I wanted to make a GUI-ish (a TUI) thing in the terminal as I have no experience with PyGame or the like. It works, but how can I improve this?

import os, colorama
from msvcrt import getch
from colorama import Fore, Back, Style


def newGame():
    print("Sorry, currently not a feature")

def cont():
    print("We can't do that")

def highscores():
    print("Yep, again, no can do")

class comm:
    def __init__(self, comm):
        self.comm = comm

def getKeyInput():
    key = ord(getch())
    if key == 224:
        key = ord(getch())
    if key == 72: return 1 # Up arrow
    elif key == 80: return -1 # Down arrow
    elif key == 13: return 0 # Enter

class Menu:
    def __init__(self,
                 options, # GUI Options (a list)
                 comms = []): # A list of actions corresponding to options
        self.options = options
        self.title = title
        self.comms = comms
        self.pointer = 0

    def show(self):
        buffer = "-"*len(self.title)
        print("{}\n{}\n{}".format(buffer, self.title, buffer))

        for i in self.options:
            colour = Fore.WHITE + Back.BLACK
            if self.pointer == self.options.index(i): # This is why self.options cannot be a dictionary
                colour = Back.WHITE + Fore.BLACK
            print("{}{}".format(colour, i))
            colour = Fore.WHITE + Back.BLACK
            print(colour, end = '')

        key = getKeyInput()

        if key == 0:
            if self.comms:
                return 0
            print('Picking {}'.format(self.options[self.pointer]))
            return 0

        self.pointer -= key
        self.pointer = max(min(self.pointer, len(self.options)-1), 0)

if __name__ == "__main__":
    m = Menu("Main Menu",

             ['Start New Game',

             [comm(lambda : newGame()),
              comm(lambda : cont()),
              comm(lambda : highscores()),
              comm(lambda : quit())])
  • \$\begingroup\$ In what sense is this a Graphical user interface? It looks entirely text-based to me. \$\endgroup\$ Commented Apr 26, 2018 at 20:36
  • \$\begingroup\$ @200_success I agree, but I meant as in there is not just a text box which is used to pick an option, but an actual selection process. It is a bit of a stretch, since the classic definition is a point & click, but this is less GUI than a GUI but more GUI than a simple text-based menu. If there is a term for it, I'm not aware of it. \$\endgroup\$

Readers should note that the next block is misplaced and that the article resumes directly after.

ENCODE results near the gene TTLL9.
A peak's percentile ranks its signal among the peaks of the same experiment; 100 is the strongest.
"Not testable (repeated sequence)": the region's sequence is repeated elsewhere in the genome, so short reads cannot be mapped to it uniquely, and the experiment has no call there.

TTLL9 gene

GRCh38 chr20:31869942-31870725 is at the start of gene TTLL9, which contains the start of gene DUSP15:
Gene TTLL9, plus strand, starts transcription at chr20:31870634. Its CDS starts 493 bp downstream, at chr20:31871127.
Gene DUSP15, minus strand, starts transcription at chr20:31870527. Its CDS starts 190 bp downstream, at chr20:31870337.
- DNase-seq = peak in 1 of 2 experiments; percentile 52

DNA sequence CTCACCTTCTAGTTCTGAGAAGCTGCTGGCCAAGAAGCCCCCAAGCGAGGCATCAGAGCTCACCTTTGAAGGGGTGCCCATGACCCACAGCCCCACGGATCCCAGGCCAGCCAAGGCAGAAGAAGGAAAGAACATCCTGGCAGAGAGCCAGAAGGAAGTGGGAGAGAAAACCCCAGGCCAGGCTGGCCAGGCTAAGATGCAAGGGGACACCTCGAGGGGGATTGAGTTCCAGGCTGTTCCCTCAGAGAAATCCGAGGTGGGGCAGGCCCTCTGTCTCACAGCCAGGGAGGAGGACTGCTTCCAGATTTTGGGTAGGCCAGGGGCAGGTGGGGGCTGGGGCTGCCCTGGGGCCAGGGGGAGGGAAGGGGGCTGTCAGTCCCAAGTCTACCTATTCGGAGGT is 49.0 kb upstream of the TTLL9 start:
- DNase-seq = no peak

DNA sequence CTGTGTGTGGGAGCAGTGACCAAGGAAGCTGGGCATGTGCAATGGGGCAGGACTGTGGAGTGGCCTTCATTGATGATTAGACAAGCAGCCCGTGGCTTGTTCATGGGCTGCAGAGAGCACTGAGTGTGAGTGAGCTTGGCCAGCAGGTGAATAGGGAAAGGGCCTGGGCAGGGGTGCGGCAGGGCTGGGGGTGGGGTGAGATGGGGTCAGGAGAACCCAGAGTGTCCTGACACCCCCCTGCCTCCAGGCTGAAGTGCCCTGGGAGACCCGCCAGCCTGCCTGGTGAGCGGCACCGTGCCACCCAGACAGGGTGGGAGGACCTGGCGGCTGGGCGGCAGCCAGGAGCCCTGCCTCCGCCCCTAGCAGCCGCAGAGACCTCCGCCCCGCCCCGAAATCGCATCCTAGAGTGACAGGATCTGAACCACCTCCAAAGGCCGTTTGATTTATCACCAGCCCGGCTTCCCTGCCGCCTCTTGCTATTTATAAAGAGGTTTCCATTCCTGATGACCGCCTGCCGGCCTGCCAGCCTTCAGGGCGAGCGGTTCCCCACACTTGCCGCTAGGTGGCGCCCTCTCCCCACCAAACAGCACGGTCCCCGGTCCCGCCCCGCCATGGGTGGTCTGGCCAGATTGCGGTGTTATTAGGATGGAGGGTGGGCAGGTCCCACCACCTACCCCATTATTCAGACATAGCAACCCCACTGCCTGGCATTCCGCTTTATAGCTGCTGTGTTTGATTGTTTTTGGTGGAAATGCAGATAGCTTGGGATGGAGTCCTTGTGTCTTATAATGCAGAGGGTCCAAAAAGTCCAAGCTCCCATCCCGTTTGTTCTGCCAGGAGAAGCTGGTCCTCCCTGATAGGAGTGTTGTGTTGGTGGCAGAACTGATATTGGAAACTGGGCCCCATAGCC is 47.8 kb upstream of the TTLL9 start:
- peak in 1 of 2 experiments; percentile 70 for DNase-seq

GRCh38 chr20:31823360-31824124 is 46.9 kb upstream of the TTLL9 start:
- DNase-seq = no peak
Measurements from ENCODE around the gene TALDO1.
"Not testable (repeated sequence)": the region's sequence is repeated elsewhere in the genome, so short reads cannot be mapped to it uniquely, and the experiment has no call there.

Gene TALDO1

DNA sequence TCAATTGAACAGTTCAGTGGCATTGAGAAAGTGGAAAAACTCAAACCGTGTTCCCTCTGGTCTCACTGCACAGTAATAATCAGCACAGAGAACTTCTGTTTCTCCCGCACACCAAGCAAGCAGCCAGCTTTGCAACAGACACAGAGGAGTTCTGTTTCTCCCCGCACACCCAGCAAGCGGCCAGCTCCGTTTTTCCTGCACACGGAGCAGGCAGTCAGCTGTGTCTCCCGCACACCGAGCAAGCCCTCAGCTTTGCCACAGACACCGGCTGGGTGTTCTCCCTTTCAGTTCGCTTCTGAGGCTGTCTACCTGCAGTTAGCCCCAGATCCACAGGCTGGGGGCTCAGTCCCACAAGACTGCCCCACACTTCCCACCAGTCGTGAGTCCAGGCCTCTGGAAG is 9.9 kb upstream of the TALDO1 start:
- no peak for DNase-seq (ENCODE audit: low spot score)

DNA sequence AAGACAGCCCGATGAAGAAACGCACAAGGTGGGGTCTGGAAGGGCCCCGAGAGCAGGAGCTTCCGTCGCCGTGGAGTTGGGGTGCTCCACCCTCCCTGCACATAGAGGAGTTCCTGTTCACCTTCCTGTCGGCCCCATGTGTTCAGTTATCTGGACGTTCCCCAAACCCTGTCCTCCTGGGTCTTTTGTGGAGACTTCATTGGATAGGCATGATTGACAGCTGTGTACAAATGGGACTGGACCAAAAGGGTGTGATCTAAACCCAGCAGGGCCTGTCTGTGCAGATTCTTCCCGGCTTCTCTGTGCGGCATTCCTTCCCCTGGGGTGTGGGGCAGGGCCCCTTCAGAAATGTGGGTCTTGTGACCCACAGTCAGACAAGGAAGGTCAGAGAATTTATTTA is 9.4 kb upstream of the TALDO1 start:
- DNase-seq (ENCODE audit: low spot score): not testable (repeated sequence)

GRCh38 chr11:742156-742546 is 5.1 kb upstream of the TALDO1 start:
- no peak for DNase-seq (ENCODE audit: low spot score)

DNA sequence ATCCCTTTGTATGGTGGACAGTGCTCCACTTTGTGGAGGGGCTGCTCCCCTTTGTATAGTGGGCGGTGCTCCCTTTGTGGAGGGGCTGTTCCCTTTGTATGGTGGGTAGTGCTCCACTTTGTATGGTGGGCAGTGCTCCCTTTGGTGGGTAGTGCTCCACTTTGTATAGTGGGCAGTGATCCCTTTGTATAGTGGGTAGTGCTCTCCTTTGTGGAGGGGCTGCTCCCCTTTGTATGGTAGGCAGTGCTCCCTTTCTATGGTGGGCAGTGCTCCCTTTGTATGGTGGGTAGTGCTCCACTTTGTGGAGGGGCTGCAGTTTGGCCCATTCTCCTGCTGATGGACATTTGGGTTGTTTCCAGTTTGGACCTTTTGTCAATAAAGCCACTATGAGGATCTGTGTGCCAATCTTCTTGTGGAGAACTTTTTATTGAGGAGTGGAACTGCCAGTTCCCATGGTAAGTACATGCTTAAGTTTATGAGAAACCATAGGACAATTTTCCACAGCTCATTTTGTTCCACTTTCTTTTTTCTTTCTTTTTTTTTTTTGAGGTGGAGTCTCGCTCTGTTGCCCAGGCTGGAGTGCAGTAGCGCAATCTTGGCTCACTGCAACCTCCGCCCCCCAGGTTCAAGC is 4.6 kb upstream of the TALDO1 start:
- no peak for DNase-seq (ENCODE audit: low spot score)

– LForchini
    Commented Apr 26, 2018 at 20:40
  • 1
    \$\begingroup\$ According to Wikipedia, such an interface has been called a TUI: Text-based user interface, textual user interface or terminal user interface en.wikipedia.org/wiki/Text-based_user_interface Not much in the way of evidence on that page though. \$\endgroup\$
    – Josiah
    Commented Apr 26, 2018 at 21:36

1 Answer 1



  1. Try to comply with PEP-8. PEP-8 is the name of the official Python style guide. Complying with it makes your code easier to read. Ultimately, developers can more easily collaborate on a project.

    • Every import-statement should be on a separate line. The only exception is importing 'from' a module / package. Furthermore, imports should be grouped:

      1. standard library imports
      2. third-party imports
      3. local project imports

      ... Where the groups are separated by a single empty line.1

      Putting this together:

      from msvcrt import getch
      import os
      # Sort alphabetically
      import colorama
      from colorama import Fore, Back, Style
    • Functions should follow the snake_case naming convention.2 Classes should follow the PascalCase naming convention.3

    • Top-level function and class definitions should be preceded by two empty lines.4

    • Keyword arguments should separate their name and default value only by an equals-sign ('='), not by any spaces.5

    • Don't mix single and double quotes. They're functionally the same, but when you start mixing them, this can become confusing to people who are used to other languages, like C, where there is a difference.

  2. In getKeyInput(), you use 7 magic numbers.

    Instead of adding comments to explain what these numbers represent, you can give them a name. For example, by declaring these constants at the top of the file:

    UP_ARROW_KEY = 72
    ENTER_KEY = 13
    POINTER_UP = 1

    ... no additional explanation is needed in getKeyInput():

    def getKeyInput():
        key = ord(getch())
        if key == NEXT_KEY_IS_ARROW_KEY:
            key = ord(getch())
        if key == UP_ARROW_KEY:
            return POINTER_UP
        elif key == DOWN_ARROW_KEY:
            return POINTER_DOWN
        elif key == ENTER_KEY:
            return PRESS_BUTTON

    (Even better would be to use an enum).


  1. You forgot to define quit().